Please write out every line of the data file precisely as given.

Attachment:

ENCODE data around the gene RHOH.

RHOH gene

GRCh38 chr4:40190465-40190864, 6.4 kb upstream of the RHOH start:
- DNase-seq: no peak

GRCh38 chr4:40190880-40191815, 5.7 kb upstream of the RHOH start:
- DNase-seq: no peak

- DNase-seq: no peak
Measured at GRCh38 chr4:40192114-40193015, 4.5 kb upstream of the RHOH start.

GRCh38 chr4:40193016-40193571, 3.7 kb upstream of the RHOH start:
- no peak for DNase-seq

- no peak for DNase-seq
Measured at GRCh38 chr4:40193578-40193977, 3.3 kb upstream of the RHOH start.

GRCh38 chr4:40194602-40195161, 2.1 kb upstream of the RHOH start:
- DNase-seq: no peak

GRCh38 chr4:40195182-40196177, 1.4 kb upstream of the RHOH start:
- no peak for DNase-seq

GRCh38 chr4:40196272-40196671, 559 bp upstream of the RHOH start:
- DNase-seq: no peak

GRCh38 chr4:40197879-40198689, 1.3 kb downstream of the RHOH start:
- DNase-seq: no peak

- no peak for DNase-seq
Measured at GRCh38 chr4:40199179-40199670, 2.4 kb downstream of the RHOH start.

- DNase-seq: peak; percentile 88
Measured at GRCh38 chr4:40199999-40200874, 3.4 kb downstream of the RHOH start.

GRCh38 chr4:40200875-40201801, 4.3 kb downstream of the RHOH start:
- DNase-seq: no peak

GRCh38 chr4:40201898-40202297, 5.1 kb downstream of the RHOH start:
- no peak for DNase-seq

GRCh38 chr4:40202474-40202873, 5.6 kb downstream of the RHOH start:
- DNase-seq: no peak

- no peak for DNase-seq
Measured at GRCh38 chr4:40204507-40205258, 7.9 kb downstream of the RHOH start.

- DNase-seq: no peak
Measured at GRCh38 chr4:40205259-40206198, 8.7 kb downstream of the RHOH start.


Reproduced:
ENCODE data around the gene RHOH.

RHOH gene

GRCh38 chr4:40190465-40190864, 6.4 kb upstream of the RHOH start:
- DNase-seq: no peak

GRCh38 chr4:40190880-40191815, 5.7 kb upstream of the RHOH start:
- DNase-seq: no peak

- DNase-seq: no peak
Measured at GRCh38 chr4:40192114-40193015, 4.5 kb upstream of the RHOH start.

GRCh38 chr4:40193016-40193571, 3.7 kb upstream of the RHOH start:
- no peak for DNase-seq

- no peak for DNase-seq
Measured at GRCh38 chr4:40193578-40193977, 3.3 kb upstream of the RHOH start.

GRCh38 chr4:40194602-40195161, 2.1 kb upstream of the RHOH start:
- DNase-seq: no peak

GRCh38 chr4:40195182-40196177, 1.4 kb upstream of the RHOH start:
- no peak for DNase-seq

GRCh38 chr4:40196272-40196671, 559 bp upstream of the RHOH start:
- DNase-seq: no peak

GRCh38 chr4:40197879-40198689, 1.3 kb downstream of the RHOH start:
- DNase-seq: no peak

- no peak for DNase-seq
Measured at GRCh38 chr4:40199179-40199670, 2.4 kb downstream of the RHOH start.

- DNase-seq: peak; percentile 88
Measured at GRCh38 chr4:40199999-40200874, 3.4 kb downstream of the RHOH start.

GRCh38 chr4:40200875-40201801, 4.3 kb downstream of the RHOH start:
- DNase-seq: no peak

GRCh38 chr4:40201898-40202297, 5.1 kb downstream of the RHOH start:
- no peak for DNase-seq

GRCh38 chr4:40202474-40202873, 5.6 kb downstream of the RHOH start:
- DNase-seq: no peak

- no peak for DNase-seq
Measured at GRCh38 chr4:40204507-40205258, 7.9 kb downstream of the RHOH start.

- DNase-seq: no peak
Measured at GRCh38 chr4:40205259-40206198, 8.7 kb downstream of the RHOH start.